Anderson was born in 1912 in Minnewaukan, North Dakota, the eldest son of author and playwright Maxwell Anderson. The Andersons bought a house in Rockland County, New York, and the family traveled back and forth between there and a home in Manhattan. As a young man, Anderson gained experience in the theater, working on a few of his father's plays as an assistant stage manager and acting in minor roles. After a marriage to Margaret Pickett ended in divorce, Anderson married Thelma Ehrlich in 1947. He had one daughter, Martha, and two sons, Maxwell and Abraham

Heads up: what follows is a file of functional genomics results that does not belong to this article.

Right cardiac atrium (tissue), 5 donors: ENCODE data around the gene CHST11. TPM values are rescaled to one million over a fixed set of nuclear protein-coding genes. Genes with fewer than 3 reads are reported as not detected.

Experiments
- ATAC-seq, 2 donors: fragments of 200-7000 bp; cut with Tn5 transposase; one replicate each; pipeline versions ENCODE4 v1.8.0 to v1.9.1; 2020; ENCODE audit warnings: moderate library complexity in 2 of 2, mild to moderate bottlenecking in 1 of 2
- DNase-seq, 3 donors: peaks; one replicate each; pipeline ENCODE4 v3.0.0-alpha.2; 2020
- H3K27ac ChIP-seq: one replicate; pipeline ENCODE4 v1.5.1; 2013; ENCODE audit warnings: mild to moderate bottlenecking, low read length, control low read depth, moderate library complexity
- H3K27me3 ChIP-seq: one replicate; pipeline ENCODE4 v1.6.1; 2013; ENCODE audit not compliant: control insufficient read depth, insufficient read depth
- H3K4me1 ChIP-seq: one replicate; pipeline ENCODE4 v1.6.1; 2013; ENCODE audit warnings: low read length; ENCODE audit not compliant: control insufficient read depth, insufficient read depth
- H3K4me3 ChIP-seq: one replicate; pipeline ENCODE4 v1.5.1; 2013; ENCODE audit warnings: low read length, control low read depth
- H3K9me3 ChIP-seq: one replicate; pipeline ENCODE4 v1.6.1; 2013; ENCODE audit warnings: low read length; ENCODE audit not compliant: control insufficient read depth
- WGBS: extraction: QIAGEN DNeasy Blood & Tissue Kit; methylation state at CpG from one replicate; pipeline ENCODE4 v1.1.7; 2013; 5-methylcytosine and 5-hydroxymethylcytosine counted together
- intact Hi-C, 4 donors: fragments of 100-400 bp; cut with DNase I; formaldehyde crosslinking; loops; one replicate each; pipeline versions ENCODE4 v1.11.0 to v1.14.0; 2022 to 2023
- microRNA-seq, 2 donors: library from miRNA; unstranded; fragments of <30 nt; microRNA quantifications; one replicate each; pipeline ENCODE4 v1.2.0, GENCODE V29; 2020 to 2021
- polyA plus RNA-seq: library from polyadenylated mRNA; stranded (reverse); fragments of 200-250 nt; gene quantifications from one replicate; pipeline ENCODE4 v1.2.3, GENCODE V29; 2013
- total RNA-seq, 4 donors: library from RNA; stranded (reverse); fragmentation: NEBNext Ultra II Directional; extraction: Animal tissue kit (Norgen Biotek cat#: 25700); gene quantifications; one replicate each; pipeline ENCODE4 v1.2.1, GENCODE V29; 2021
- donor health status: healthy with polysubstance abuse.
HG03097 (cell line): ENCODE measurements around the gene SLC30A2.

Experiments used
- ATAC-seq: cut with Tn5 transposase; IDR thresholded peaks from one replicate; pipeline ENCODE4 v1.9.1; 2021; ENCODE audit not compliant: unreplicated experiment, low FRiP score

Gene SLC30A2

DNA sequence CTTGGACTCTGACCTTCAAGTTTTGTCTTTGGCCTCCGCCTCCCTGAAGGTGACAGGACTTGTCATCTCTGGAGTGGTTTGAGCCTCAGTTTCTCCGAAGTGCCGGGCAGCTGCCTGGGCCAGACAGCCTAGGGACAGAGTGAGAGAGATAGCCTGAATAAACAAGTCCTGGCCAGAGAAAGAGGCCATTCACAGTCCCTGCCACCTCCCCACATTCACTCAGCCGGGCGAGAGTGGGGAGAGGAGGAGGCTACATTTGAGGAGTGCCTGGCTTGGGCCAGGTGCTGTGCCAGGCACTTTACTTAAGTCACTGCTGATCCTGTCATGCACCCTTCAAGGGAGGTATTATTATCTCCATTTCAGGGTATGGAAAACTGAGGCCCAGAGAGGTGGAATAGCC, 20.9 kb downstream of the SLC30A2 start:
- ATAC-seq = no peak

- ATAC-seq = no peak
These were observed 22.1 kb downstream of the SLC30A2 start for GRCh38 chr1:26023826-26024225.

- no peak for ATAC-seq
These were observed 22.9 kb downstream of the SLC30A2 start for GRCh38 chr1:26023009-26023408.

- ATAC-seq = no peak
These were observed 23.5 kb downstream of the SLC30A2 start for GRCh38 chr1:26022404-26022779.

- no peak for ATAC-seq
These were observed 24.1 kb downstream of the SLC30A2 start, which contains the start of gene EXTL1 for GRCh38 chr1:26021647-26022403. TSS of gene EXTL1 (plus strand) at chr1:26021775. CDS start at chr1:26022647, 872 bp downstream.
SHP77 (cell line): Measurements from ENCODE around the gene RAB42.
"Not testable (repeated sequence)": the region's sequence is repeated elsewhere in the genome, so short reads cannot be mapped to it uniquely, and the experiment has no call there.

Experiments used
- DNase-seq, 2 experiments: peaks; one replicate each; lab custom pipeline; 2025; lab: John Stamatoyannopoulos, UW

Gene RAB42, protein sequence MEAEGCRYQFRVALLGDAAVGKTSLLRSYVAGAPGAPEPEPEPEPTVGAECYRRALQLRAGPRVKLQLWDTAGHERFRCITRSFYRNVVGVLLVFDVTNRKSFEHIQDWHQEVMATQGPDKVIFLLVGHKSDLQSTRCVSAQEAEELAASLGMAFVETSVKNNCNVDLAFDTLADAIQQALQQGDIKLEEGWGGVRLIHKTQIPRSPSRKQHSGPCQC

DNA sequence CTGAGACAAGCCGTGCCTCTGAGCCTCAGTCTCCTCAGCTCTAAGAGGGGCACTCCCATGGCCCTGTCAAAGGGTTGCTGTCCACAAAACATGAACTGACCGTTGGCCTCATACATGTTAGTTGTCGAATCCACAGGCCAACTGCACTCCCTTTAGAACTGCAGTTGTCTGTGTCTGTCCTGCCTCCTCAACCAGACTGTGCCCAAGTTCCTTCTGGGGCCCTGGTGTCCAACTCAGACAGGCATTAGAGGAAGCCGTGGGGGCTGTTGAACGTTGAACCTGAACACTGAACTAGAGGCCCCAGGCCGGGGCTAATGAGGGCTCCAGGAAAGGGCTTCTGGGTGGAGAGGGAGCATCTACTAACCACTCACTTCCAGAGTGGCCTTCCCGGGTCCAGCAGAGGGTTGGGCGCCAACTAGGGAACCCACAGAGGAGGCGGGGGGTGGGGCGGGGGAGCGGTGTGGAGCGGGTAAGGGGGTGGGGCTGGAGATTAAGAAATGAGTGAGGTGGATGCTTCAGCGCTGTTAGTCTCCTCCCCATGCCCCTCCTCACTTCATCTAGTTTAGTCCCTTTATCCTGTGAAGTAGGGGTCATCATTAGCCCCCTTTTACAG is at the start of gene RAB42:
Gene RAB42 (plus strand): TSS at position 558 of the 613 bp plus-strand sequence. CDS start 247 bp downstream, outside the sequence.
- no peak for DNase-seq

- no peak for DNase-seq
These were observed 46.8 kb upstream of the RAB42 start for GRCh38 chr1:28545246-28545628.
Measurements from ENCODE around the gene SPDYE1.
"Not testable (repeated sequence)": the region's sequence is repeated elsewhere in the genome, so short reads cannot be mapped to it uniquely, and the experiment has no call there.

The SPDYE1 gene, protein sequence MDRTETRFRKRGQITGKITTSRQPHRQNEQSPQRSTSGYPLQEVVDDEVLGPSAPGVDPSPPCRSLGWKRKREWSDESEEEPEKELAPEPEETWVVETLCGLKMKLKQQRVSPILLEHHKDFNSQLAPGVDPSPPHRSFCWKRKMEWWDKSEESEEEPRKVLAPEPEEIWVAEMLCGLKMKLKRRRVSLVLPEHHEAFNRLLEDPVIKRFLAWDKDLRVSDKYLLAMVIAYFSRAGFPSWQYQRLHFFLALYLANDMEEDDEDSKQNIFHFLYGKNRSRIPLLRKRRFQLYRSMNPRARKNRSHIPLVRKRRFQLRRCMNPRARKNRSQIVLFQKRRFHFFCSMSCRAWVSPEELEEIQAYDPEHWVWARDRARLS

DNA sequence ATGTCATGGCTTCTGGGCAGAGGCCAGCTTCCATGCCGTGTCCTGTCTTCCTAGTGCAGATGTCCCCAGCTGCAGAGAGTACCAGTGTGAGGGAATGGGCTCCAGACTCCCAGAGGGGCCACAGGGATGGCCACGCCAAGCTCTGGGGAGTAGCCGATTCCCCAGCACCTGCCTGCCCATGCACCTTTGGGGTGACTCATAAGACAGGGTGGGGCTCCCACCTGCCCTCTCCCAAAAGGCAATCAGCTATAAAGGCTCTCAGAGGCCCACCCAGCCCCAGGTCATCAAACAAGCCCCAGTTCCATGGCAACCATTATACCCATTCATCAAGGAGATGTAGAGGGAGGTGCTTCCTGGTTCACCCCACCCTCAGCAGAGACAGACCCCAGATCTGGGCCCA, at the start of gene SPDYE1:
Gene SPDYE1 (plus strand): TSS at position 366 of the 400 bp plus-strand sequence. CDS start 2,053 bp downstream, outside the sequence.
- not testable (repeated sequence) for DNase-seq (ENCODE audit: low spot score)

While an undergraduate at Columbia, Anderson studied with Lionel Trilling and Jacques Barzun as a student in their colloquium on great books. These initial mentors would later become colleagues and lasting friends. While at Harvard, Anderson studied under F.O. Matthiessen and Perry Miller, both renowned scholars in American literary and historical criticism. This experience, coupled with his earlier exposure at Columbia to Romantic and Victorian literature, helped define Anderson's primary research interests. Trilling, a sponsor of Anderson's dissertation, was an especially influential force; Anderson touched on many of the same themes and subjects as Trilling in his scholarly work. Anderson came to be considered a leading authority on 19th century American literature and culture; his research had a particular emphasis on the American authors Henry James, Ralph Waldo Emerson, and Walt Whitman. Much of his work focused on literary figures and the formation of cultural identity in 19th century America. Anderson examined the work of American authors in light of their European antecedents, while also considering the cultural influences that help define an individual's identity. His first book, The American Henry James (1957), explored the family and work of the novelist. His second, The Imperial Self (1971), studied James, Emerson, Whitman, and their contemporaries, and the impact of their works on American literature and culture. Anderson's last book, Making Americans: An Essay on Individualism and Money (1992), examined a wider range of American authors, considering the extent to which cultural history influenced the American literary experience. In addition to his three books, Anderson contributed scholarly essays and book reviews to numerous journals and publications, including The New York Times Book Review and the Times Literary Supplement.